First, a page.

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CompuCom Systems Inc v. WJ Global LLC

United States District Court, N.D. Texas, Dallas Division

March 31, 2017

WJ GLOBAL, LLC, Defendant.


          Sam A. Lindsay, United States District Judge.

         Before the court is Plaintiff CompuCom Systems, Inc.'s Motion for Entry of Default Judgment (“Motion”) (Doc. 47), filed October 9, 2015; and Plaintiff CompuCom Systems, Inc.'s Expedited Motion to Release or Reduce Preliminary Injunction Bond (Doc. 52), filed January 20, 2017. On June 21, 2016, Magistrate Judge Paul D. Stickney entered the Findings, Conclusions and Recommendation of the United States Magistrate Judge (“Report”) (Doc. 50), recommending that the court grant in part and deny in part the Motion. Specifically, the magistrate judge recommended that the court grant the Motion as to liability with respect to Plaintiff's breach of contract claim but deny the Motion with respect to its request for declaratory relief and deny as moot the Motion with respect to its request for an accounting.[*]The magistrate further recommended that the court defer ruling on the amount of damages that Plaintiff is entitled to for its contract claim until after Plaintiff submits supplemental briefing establishing the reasonableness of the attorney's fees requested.

         On July 8, 2016, Plaintiff CompuCom Systems, Inc. (“Plaintiff” or “CompuCom”) filed objections regarding the Report's recommendation as to its request for declaratory relief and attorney's fees. After considering the motions, Plaintiff's pleadings and evidence, the Report, and conducting a de novo review of that portion of the Report to which objection was made, the court, for the reasons herein explained, accepts as modified the Report, overrules Plaintiff's objections, and denies without prejudice Plaintiff's Motion (Doc. 47), except for Plaintiff's contract claim based on WJ Global's failure to pay its subcontractors, which is denied. Further, the court denies without prejudice Plaintiff CompuCom Systems, Inc.'s Expedited Motion to Release or Reduce Preliminary Injunction Bond (Doc. 52).

         I. Standard of Review

         A magistrate judge's determination regarding a dispositive matter is reviewed de novo if a party timely objects. 28 U.S.C. § 636(b)(1)(C); Fed.R.Civ.P. 72(b). A magistrate judge's determination regarding a nondispositive matter is reviewed under the “clearly erroneous or contrary to law” standard. 28 U.S.C. § 636(b)(1)(A); Fed.R.Civ.P. 72(a). As explained by the court in Arters v. Univision Radio Broadcasting TX, L.P., No. 3:07-CV-0957-D, 2009 WL 1313285 (N.D. Tex. May 12, 2009):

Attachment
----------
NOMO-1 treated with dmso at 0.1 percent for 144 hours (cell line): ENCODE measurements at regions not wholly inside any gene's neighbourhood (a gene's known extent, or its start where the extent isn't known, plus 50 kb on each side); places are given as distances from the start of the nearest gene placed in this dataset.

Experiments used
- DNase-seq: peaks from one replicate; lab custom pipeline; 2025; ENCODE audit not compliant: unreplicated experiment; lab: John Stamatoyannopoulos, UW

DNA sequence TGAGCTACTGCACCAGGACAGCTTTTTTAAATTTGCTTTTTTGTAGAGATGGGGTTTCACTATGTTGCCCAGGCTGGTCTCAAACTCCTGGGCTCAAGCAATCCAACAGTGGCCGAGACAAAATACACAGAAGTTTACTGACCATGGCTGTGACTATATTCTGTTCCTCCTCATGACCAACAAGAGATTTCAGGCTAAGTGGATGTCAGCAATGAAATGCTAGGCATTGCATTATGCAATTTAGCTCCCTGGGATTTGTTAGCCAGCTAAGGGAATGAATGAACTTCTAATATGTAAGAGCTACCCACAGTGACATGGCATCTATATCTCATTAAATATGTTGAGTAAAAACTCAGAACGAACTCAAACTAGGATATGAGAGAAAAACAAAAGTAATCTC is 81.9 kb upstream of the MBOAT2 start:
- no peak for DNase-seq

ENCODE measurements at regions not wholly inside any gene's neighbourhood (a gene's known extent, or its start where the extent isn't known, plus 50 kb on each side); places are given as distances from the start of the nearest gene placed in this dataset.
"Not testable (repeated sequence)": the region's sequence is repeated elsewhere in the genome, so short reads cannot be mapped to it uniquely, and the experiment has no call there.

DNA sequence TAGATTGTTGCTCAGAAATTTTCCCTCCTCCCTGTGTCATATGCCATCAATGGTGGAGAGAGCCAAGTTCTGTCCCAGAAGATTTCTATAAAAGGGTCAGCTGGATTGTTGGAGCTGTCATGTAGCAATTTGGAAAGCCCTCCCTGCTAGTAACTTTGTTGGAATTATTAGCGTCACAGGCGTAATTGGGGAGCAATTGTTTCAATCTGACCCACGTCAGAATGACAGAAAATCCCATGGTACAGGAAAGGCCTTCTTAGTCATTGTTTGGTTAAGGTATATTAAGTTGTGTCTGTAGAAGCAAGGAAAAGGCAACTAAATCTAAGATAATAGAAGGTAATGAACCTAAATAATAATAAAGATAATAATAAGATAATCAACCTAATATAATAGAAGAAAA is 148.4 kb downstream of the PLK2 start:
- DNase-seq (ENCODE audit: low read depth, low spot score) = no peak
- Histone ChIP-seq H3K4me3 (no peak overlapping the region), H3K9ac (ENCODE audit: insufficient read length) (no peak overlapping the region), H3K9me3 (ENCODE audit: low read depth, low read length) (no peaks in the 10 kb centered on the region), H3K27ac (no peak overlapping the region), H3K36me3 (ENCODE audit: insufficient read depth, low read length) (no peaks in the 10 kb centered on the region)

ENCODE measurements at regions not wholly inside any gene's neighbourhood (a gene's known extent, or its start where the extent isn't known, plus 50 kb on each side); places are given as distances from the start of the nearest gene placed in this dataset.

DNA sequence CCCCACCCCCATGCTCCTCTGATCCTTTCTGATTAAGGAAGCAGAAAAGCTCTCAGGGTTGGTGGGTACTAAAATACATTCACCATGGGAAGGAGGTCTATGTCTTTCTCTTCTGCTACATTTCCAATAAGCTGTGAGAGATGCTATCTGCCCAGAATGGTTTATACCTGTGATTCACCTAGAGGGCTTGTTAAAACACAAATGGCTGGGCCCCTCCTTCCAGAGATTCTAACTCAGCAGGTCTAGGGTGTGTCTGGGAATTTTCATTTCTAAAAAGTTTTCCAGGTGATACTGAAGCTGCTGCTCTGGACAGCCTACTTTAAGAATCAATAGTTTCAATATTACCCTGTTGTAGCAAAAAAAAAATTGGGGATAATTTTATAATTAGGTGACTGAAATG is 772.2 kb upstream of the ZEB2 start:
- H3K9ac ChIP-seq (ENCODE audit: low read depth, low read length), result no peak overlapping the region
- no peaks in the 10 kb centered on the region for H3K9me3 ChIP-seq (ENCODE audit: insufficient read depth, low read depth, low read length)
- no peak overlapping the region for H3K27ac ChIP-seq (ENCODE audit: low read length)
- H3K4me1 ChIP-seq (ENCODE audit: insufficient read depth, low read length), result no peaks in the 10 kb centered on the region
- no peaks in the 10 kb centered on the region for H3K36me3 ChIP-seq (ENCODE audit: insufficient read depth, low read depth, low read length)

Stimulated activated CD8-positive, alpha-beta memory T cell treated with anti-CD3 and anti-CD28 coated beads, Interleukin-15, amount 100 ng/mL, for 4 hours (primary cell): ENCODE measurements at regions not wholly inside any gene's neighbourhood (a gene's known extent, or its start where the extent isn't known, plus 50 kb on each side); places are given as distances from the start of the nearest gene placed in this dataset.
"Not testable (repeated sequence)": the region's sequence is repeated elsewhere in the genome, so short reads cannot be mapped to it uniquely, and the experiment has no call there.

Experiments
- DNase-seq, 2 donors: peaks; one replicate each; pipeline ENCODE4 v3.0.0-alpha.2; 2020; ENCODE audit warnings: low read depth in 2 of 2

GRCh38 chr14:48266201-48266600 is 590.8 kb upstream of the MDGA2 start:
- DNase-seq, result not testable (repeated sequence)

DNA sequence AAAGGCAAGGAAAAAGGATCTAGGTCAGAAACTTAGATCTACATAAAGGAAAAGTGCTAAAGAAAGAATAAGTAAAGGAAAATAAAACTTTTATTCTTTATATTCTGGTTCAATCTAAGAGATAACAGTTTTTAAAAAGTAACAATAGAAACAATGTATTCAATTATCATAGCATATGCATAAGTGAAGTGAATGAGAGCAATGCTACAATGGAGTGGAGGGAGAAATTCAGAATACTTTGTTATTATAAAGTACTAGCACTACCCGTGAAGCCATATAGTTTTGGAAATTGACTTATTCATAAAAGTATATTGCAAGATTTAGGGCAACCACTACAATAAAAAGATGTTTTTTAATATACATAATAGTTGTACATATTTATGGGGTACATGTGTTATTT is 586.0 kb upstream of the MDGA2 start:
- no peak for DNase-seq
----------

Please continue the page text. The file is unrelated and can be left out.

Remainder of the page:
The clearly erroneous standard applies to the factual components of the magistrate judge's decision. The district court may not disturb a factual finding of the magistrate judge unless, although there is evidence to support it, the reviewing court is left with the definite and firm conviction that a mistake has been committed. If a magistrate judge's account of the evidence is plausible in light of the record viewed in its entirety, a district judge may not reverse it. The legal conclusions of the magistrate judge are reviewable de novo, and the district judge reverses if the magistrate judge erred in some respect in [his] legal conclusions. [T]he abuse of discretion standard governs review of that vast area of choice that remains to the [magistrate judge] who has properly applied the law to fact findings that are not clearly erroneous.

Id. at *2 (citations and internal quotation marks omitted). As Plaintiff's request for entry of a default judgment against Defendant is dispositive, the court will conduct a de novo review of the Report.

         II. Motion for Default Judgment

         A. Standard for Default Judgment

         The magistrate judge set forth the correct legal standard for entry of default judgment pursuant to Federal Rule of Civil Procedure 55(b). Accordingly, the court need not repeat that legal standard for purposes of ruling on CompuCom's Motion and objections to the Report.

         B. Breach of Contract